Toxic Chemicals: U.S. Senate Defies Chemical Corporations, Passes Safe Chemicals Act
Environmental Health Advocates Celebrate Historic Vote
LouisvilleCharter.Org Participants Respond
WASHINGTON, July 25, 2012 /PRNewswire-USNewswire/ — The United States Senate resisted tens of millions of dollars in lobbying and campaign contributions from the chemical industry to pass the Safe Chemicals Act out of a key committee. This bill would reform the Toxic Substance Control Act, for the first time since 1976.
“A measure of faith has been restored in our U.S. Senate. Despite corporate influence and deceptive practices by the chemical industry, our legislators did the right thing and acted to protect us from toxic chemicals that are linked to so many illnesses. But their work is by no means over. As nurses, we urge passage by the full Congress of the strongest possible Safe Chemicals Act,” says Katie Huffling, RN, MS, CNM, Director of Programs for the Alliance of Nurses for Healthy Environments.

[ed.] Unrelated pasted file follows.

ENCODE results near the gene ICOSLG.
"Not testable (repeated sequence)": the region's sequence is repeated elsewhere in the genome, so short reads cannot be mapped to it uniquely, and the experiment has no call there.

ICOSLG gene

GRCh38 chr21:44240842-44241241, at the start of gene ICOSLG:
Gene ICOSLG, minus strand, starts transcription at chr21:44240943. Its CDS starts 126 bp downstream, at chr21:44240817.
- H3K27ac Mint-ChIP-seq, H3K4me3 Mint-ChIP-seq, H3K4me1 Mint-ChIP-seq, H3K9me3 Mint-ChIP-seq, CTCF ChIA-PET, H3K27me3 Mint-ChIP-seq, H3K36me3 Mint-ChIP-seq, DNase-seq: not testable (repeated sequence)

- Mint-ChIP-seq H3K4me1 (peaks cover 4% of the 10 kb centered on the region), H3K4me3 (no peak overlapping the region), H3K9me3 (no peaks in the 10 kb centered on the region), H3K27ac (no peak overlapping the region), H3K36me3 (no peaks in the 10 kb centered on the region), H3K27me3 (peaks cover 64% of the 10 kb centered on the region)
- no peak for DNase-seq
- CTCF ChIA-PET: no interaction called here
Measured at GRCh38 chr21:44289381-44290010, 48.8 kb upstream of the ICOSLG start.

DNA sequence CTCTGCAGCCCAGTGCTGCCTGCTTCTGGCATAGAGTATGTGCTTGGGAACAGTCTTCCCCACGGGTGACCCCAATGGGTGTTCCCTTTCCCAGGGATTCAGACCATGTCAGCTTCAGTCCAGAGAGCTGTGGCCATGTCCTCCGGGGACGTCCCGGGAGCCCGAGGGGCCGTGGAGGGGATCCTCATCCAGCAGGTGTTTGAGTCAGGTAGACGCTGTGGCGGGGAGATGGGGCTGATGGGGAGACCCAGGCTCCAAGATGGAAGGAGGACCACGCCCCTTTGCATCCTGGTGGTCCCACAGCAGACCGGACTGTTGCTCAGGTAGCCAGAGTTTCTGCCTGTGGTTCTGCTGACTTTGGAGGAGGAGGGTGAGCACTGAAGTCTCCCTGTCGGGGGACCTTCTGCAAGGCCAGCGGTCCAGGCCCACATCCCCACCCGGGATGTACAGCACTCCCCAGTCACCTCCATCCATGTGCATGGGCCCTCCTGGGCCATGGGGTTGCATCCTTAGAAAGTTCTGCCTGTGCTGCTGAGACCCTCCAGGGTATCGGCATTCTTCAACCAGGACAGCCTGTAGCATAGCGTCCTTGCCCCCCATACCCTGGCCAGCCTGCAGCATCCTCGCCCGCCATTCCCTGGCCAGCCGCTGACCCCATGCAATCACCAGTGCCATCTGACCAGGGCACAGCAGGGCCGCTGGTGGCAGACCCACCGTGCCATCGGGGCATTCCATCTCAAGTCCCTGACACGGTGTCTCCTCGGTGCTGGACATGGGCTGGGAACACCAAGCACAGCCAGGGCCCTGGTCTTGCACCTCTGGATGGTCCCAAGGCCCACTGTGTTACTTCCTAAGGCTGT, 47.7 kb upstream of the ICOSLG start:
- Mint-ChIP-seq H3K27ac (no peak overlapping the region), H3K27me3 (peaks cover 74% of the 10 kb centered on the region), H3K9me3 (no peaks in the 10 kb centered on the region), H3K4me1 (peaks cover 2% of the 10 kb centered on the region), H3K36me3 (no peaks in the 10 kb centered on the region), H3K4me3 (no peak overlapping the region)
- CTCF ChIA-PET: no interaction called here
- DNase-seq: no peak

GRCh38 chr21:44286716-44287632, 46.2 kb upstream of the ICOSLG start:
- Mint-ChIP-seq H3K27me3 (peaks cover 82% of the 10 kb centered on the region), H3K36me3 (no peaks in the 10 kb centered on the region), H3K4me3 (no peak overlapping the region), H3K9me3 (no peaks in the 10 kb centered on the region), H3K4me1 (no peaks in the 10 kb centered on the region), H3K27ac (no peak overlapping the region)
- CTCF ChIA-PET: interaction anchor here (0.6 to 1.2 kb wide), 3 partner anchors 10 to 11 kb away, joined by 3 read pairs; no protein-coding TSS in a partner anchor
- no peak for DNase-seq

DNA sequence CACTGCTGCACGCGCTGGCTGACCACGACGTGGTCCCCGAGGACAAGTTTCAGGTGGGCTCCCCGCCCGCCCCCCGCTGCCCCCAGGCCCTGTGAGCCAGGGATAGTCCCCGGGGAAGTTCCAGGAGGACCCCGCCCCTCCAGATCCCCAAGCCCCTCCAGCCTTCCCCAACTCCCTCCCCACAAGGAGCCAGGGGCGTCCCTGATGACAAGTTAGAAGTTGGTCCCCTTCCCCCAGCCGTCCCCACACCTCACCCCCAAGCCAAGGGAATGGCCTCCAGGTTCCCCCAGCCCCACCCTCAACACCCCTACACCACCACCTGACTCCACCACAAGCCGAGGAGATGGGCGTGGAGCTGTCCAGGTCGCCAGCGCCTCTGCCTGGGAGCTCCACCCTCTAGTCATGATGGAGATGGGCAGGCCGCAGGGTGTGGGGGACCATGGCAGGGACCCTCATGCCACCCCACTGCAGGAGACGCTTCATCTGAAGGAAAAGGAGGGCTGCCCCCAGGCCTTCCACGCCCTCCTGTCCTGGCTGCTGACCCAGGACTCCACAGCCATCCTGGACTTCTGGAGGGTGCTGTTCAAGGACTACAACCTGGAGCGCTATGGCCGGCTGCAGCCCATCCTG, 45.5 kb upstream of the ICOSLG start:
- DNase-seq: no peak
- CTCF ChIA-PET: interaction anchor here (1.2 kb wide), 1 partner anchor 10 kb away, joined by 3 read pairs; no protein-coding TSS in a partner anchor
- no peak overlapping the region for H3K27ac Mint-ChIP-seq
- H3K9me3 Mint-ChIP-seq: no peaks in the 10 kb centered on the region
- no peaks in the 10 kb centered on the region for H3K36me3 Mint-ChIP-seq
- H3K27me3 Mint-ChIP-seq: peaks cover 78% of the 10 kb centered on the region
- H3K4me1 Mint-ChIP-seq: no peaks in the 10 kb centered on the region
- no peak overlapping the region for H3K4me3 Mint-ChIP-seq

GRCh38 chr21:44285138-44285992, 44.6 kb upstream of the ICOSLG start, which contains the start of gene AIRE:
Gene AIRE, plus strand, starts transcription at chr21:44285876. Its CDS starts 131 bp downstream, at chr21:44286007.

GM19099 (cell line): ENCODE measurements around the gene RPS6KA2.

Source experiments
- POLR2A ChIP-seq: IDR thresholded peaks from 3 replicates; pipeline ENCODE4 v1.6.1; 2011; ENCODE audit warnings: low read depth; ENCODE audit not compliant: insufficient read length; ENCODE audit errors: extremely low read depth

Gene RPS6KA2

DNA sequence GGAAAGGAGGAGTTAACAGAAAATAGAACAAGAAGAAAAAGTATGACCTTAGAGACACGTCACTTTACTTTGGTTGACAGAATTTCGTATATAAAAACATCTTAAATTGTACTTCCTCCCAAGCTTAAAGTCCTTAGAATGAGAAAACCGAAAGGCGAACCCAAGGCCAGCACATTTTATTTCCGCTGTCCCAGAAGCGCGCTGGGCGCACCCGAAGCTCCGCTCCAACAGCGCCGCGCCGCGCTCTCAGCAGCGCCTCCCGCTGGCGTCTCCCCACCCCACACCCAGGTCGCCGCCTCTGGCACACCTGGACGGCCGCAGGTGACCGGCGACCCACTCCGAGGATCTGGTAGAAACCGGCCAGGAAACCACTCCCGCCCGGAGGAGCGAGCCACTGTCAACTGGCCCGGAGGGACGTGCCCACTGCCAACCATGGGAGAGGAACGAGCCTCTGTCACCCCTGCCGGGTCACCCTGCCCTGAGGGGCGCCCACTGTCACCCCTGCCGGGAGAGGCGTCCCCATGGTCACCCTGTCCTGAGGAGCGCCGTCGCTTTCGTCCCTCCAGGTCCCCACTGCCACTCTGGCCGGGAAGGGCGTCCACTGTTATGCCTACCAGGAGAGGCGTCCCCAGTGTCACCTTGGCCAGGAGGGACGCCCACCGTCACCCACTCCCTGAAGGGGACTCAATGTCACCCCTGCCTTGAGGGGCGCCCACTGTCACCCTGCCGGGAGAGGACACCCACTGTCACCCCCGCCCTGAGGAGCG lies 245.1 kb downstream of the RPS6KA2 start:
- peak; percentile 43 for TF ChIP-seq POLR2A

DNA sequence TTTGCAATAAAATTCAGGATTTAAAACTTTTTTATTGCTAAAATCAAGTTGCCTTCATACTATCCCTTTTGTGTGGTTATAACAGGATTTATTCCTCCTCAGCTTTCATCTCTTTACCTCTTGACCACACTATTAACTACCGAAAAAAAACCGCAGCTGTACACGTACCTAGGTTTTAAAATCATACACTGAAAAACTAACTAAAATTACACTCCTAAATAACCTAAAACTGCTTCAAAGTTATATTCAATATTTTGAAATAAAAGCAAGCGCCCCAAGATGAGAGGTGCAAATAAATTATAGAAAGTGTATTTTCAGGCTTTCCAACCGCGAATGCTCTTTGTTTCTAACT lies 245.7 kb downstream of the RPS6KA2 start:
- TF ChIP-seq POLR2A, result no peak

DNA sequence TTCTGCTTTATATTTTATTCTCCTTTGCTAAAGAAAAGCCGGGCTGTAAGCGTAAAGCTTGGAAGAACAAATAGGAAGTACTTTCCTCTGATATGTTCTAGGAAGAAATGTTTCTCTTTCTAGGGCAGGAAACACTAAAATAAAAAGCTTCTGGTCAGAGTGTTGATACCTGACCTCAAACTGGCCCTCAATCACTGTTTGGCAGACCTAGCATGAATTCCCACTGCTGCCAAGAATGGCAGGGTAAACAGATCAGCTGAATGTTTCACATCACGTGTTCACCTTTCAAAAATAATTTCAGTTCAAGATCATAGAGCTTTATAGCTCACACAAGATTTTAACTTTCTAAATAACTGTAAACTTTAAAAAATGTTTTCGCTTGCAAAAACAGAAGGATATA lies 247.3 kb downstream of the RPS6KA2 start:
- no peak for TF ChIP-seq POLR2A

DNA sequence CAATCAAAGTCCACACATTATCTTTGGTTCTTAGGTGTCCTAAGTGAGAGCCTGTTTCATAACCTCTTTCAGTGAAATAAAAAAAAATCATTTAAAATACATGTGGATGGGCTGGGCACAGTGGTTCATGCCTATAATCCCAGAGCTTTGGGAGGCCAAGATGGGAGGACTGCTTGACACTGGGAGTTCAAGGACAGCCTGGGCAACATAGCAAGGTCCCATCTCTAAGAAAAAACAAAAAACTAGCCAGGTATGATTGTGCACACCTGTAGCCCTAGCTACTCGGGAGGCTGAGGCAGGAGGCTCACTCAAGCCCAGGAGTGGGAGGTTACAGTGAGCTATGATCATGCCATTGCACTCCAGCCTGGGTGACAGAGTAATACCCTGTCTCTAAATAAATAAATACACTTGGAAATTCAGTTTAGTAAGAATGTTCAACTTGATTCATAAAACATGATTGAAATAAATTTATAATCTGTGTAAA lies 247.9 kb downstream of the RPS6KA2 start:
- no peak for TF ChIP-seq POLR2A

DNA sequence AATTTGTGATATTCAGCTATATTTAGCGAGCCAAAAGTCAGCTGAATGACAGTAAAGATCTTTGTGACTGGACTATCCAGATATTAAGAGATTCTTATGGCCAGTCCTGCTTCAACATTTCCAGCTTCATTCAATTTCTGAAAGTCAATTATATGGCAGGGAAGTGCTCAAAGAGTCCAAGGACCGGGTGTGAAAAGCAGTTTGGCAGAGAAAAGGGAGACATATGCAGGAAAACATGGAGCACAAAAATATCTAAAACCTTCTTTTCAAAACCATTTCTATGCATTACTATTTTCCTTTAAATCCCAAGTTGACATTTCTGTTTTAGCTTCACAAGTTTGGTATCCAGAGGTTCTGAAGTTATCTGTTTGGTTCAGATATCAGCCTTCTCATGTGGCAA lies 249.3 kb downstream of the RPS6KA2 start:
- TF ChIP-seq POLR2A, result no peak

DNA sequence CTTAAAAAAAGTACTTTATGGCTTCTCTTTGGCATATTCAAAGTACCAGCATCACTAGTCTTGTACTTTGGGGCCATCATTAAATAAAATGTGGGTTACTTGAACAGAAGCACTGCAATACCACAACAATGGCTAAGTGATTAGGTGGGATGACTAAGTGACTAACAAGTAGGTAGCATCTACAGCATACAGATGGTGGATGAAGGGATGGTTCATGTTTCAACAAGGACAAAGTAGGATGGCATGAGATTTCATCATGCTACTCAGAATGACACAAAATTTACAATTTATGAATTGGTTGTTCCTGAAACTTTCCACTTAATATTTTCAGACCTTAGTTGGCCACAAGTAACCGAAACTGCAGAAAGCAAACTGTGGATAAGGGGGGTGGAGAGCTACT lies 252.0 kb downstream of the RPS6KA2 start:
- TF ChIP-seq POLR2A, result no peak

Mark Mitchell, MD Co-Chair of the National Medical Association’s Environmental Health Task Force, comments, “Conditions such as lowered IQ, learning and behavioral problems, obesity, diabetes, cancer, and infertility – all linked to chemical exposure – are on the rise. The Senate has shown that they are serious in efforts to reduce harmful exposure from many of the 84,000 unregulated chemicals in commerce.”
“Since many people and communities of color, as well as workers, are disproportionately impacted by chemicals, this is a major step towards justice and human rights in the United States,” responds Kathleen A. Curtis, LPN, Executive Director of A Clean and Healthy New York.
“We applaud the U.S. Senators who stood up to some of the most powerful corporations in the world to protect our health and especially our children’s health from chemicals exposure,” says Mike Schade, Markets Campaign Coordinator with the Center for Health, Environment & Justice (CHEJ).
Environmental Health advocates are documenting those who were principled in their vote and those who still are under the apparent influence of the chemical industry. This information will be made known to voters, who are overwhelmingly in favor of stricter regulation of toxic chemicals.
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